Demonitisation day #5.
Doubts about the thoughtfulness and preparation behind the move have been widely cited. The system is beginning to appear stretched. FirstPost and Mint present a fairly balanced view of the repercussions of demonitisation.
Given the logistical nightmare, and the 100 percent chance that this will result in sheer chaos, anarchy and anger his vote base (since traders will be the worst hit) why did Modi commit political suicide?
If the PM took such a risk, it shows his supreme confidence and a quid pro quo of deep trust between Modi and his electorate. He, as Swapan Dasgupta writes in his column for The Times of India, would have calculated that the electorate, though being made to go through utter inconvenience and hardship, will “appreciate forthrightness and loftiness of purpose.”
But he would be hurting. No matter how strong the conviction and unshakable the trust, Modi isn’t blind to the factors at play — the market slipping into a recession, daily lives suspended in a surreal act of faith and common man getting increasingly restive as the days tick by and the system near a total collapse. – Sreemoy Talukdar, FirstPost.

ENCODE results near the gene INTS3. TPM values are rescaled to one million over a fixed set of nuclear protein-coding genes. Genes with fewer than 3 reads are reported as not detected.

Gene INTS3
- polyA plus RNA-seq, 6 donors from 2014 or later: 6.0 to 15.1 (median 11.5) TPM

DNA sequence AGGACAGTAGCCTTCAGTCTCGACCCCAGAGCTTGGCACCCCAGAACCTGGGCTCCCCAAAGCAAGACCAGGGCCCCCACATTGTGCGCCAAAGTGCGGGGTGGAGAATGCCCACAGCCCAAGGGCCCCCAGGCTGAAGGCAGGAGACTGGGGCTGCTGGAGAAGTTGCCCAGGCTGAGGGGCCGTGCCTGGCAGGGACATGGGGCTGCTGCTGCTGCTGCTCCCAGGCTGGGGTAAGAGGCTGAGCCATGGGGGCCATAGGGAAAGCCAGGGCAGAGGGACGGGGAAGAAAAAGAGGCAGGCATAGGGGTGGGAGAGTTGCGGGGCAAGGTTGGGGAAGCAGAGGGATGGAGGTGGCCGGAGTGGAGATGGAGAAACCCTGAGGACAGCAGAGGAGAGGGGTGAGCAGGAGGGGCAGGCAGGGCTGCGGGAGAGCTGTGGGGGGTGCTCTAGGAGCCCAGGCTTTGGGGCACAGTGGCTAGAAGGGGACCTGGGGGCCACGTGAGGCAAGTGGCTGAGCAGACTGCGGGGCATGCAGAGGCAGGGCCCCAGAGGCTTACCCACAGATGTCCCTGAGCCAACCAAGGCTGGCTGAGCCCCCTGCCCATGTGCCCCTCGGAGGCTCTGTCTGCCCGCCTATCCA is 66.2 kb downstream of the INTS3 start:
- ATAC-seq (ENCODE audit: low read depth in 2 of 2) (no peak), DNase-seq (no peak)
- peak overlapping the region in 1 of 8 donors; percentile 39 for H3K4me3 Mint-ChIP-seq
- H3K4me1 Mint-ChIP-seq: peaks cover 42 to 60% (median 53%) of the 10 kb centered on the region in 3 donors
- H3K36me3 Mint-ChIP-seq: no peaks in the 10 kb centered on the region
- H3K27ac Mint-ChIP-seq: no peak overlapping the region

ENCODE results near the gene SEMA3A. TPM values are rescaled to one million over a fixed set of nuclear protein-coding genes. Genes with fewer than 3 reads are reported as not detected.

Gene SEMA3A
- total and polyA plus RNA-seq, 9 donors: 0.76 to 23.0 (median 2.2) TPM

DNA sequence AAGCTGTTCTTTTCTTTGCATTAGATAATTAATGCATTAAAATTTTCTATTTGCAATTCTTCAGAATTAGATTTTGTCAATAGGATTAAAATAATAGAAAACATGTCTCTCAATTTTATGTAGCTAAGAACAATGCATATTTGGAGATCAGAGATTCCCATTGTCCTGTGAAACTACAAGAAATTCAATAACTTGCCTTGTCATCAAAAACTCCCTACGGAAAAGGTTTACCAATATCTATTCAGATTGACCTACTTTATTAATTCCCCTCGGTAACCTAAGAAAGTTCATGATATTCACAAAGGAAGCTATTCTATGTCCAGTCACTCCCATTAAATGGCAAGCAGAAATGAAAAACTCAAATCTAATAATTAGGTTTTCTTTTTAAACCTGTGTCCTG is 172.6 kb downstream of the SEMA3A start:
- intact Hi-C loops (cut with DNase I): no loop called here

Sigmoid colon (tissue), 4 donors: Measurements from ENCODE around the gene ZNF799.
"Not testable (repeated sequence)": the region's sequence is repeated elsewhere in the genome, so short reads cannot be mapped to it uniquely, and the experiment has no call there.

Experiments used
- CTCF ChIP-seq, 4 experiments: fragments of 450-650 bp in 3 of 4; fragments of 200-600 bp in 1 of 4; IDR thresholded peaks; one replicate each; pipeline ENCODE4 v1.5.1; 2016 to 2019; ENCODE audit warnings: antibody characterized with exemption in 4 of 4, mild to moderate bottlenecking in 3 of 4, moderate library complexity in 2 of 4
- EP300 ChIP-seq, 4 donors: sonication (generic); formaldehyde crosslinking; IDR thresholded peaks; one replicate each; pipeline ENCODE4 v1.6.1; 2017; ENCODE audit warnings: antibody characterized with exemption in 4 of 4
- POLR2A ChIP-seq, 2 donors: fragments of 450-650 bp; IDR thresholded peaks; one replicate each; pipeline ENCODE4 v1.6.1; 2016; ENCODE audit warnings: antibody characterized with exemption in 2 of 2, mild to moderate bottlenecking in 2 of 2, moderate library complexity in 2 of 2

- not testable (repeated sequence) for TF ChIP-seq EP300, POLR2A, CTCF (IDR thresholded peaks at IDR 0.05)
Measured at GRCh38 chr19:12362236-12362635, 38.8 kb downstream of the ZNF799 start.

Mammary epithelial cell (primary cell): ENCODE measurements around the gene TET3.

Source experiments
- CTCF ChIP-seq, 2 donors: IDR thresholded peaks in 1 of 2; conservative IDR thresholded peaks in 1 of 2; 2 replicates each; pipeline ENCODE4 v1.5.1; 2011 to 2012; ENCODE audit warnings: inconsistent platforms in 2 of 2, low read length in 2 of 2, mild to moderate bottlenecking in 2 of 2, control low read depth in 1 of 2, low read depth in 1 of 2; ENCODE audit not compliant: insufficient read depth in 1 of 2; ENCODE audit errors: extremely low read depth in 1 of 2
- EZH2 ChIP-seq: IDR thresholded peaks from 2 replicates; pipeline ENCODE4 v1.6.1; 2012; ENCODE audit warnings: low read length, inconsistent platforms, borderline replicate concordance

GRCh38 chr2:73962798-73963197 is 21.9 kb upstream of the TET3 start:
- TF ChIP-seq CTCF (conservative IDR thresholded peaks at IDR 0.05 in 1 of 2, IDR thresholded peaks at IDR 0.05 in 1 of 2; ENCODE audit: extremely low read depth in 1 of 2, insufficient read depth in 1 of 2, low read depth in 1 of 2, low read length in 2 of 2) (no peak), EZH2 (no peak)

I don’t have any reason to doubt the sincerity behind the move. That much more reason to believe that Narendra Modi has turned out to be a special Prime Minister.
I know that I can’t completely gauge the problems people are facing from this move. An acquaintance had to default on his rent, footfalls at restaurants have fallen, and for sure those that rely on daily wages have been hit. Life continues to be orderly. I’m encouraged by the few conversations I had when standing in line at a bank on Sunday. I believe that the desire to stay the course is still present. Let’s just hope that we can reboot the system before this spirals out of our control.